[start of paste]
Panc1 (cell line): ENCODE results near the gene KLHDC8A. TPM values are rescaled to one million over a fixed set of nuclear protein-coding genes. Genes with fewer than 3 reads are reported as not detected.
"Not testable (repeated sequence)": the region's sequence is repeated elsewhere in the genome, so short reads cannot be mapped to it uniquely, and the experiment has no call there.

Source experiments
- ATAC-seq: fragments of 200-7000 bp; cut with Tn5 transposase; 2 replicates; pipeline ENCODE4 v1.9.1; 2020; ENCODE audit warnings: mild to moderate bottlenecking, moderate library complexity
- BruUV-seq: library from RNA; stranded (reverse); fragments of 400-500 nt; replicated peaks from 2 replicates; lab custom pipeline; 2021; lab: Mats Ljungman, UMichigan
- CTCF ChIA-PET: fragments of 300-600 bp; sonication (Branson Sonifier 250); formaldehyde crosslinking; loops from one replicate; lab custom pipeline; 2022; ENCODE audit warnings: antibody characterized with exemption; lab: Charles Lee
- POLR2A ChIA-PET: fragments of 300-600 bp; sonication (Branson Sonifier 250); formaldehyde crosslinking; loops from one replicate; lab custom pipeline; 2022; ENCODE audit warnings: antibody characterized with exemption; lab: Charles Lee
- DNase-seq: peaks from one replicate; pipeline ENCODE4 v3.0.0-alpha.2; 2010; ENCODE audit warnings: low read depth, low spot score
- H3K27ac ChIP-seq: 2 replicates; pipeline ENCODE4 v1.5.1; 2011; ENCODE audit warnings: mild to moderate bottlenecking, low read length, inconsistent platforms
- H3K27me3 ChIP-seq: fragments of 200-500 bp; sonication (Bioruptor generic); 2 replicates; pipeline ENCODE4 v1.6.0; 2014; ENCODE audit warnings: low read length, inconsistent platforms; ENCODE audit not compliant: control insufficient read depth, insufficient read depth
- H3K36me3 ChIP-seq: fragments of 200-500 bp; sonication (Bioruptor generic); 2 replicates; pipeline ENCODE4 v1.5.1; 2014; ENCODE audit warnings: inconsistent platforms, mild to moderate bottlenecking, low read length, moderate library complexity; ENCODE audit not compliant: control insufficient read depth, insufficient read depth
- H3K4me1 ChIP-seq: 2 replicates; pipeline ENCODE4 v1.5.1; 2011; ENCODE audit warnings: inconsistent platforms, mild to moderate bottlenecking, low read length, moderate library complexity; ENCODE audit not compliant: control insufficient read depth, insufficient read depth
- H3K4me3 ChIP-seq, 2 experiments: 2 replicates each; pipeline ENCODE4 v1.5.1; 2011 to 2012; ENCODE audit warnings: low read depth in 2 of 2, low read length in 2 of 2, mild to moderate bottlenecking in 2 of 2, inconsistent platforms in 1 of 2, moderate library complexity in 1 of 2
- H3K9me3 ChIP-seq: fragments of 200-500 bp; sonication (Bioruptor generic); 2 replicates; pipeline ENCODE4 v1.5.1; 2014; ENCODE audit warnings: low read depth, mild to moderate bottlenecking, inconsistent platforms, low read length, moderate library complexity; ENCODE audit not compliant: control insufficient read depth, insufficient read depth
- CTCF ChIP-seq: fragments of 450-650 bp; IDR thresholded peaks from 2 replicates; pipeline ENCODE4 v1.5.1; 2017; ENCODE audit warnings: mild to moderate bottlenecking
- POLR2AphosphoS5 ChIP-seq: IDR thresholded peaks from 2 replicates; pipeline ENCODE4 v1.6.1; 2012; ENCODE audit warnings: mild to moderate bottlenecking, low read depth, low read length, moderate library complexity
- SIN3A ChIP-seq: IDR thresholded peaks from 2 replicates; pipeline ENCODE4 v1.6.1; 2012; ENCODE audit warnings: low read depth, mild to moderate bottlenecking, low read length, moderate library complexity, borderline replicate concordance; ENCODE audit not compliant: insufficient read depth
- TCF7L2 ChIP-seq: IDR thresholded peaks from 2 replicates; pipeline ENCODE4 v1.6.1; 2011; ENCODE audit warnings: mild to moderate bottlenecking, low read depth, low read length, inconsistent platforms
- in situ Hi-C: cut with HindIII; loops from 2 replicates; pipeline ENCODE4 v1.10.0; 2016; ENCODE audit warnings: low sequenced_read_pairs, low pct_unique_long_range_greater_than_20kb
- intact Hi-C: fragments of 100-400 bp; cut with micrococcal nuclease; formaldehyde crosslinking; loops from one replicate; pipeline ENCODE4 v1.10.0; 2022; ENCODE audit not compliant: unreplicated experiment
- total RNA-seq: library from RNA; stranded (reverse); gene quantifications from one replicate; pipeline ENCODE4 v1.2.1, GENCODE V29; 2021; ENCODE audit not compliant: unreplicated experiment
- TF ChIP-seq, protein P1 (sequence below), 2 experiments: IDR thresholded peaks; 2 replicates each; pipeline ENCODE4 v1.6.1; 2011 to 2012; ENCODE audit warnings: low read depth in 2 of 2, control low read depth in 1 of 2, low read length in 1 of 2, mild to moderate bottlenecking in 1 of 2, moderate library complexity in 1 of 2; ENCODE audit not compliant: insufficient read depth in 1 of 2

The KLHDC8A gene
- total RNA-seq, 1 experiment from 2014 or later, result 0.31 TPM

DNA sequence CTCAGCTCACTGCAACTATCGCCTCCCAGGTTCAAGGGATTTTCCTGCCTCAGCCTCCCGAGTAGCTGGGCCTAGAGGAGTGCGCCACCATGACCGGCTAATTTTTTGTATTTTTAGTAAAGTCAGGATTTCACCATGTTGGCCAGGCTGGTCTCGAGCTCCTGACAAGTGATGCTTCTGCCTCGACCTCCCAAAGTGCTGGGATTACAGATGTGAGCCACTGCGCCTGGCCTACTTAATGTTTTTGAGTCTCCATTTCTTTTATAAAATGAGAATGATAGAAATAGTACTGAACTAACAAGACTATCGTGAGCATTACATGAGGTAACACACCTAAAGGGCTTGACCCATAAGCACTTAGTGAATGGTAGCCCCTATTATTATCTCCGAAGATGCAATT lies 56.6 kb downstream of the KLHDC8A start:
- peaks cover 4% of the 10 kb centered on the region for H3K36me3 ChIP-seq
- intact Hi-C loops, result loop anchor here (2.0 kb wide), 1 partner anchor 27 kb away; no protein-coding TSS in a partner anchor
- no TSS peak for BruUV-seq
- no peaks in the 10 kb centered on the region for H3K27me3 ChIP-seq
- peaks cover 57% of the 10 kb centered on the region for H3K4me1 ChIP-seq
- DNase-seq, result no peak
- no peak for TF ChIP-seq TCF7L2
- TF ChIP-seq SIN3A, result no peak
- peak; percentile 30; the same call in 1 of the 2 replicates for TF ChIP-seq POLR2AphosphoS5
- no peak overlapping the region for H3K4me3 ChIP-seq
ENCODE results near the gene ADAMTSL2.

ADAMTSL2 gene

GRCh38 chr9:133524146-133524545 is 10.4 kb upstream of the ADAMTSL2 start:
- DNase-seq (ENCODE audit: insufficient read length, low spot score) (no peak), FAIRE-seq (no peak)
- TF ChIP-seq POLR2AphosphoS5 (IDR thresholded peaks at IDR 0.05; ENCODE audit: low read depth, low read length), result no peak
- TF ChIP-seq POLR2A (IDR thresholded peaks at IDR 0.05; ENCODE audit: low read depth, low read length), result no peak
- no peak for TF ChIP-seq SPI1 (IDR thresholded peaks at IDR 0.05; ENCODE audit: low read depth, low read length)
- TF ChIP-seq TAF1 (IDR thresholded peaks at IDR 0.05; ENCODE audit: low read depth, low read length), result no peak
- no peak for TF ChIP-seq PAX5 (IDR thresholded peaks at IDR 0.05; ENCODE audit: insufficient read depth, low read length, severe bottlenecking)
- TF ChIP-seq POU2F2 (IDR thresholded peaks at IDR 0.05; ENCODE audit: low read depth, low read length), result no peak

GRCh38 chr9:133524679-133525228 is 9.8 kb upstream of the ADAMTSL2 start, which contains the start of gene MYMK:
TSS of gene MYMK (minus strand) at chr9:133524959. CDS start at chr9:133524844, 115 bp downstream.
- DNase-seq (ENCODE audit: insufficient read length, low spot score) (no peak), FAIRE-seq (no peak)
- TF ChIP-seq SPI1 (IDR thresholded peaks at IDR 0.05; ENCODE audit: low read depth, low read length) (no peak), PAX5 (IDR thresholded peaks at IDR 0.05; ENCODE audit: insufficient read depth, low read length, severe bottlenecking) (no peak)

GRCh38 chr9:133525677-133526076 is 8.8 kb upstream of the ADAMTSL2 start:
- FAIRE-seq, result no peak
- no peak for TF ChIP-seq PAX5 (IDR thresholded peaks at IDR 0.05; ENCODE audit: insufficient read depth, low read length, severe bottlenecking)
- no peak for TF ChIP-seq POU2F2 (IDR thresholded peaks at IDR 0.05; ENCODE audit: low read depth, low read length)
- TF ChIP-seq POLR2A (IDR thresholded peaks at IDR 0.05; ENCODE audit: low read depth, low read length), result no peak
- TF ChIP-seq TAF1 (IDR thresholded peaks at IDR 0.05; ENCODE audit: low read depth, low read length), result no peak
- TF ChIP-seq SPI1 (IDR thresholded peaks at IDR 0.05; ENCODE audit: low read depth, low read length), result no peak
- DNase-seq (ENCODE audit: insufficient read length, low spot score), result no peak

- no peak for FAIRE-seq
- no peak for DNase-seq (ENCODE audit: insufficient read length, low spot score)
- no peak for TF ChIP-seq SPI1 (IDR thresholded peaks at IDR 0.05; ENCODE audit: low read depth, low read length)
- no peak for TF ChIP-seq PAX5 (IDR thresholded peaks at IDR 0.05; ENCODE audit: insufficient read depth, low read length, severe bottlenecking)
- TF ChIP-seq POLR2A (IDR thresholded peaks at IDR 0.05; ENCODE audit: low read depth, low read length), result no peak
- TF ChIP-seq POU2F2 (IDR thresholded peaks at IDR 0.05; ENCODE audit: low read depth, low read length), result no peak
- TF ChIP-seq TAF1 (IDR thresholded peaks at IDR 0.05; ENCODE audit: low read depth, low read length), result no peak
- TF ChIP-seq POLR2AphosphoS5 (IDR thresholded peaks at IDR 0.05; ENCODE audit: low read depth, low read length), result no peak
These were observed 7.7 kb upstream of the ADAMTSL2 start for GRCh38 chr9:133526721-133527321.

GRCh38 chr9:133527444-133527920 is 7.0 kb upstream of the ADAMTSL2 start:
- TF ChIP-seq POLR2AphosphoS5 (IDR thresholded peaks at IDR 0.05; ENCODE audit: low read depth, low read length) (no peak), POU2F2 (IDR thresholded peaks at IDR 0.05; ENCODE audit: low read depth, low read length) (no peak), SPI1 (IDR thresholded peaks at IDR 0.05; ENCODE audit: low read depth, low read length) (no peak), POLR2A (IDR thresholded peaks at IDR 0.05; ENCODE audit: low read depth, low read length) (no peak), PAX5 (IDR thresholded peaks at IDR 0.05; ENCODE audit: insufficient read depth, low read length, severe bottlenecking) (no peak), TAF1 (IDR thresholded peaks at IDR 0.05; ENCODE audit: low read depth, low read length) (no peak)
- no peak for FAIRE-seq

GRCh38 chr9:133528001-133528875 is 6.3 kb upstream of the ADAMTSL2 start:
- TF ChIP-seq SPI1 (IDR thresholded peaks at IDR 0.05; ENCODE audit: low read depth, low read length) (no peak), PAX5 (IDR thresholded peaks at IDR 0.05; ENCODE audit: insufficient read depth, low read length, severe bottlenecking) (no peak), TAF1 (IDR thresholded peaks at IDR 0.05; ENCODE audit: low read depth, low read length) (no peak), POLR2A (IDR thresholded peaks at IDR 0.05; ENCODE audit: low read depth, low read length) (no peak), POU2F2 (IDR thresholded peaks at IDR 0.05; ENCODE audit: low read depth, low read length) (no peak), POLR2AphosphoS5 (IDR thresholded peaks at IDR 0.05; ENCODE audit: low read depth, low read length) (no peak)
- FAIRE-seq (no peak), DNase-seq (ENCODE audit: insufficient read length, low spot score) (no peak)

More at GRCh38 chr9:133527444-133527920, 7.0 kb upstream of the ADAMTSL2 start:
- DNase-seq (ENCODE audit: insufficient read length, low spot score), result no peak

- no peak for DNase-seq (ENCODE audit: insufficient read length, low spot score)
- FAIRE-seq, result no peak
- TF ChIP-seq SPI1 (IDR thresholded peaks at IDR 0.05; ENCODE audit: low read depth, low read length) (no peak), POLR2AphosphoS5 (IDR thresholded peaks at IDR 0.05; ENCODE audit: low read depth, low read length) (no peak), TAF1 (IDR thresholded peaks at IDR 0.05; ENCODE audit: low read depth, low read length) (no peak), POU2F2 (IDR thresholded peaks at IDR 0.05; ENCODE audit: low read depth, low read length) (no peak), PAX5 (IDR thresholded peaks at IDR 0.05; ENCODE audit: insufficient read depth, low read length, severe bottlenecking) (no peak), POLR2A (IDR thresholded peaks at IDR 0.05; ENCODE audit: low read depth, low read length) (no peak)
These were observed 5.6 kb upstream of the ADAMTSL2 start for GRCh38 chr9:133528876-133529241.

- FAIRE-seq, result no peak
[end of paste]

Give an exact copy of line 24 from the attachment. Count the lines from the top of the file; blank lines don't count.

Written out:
- total RNA-seq, 1 experiment from 2014 or later, result 0.31 TPM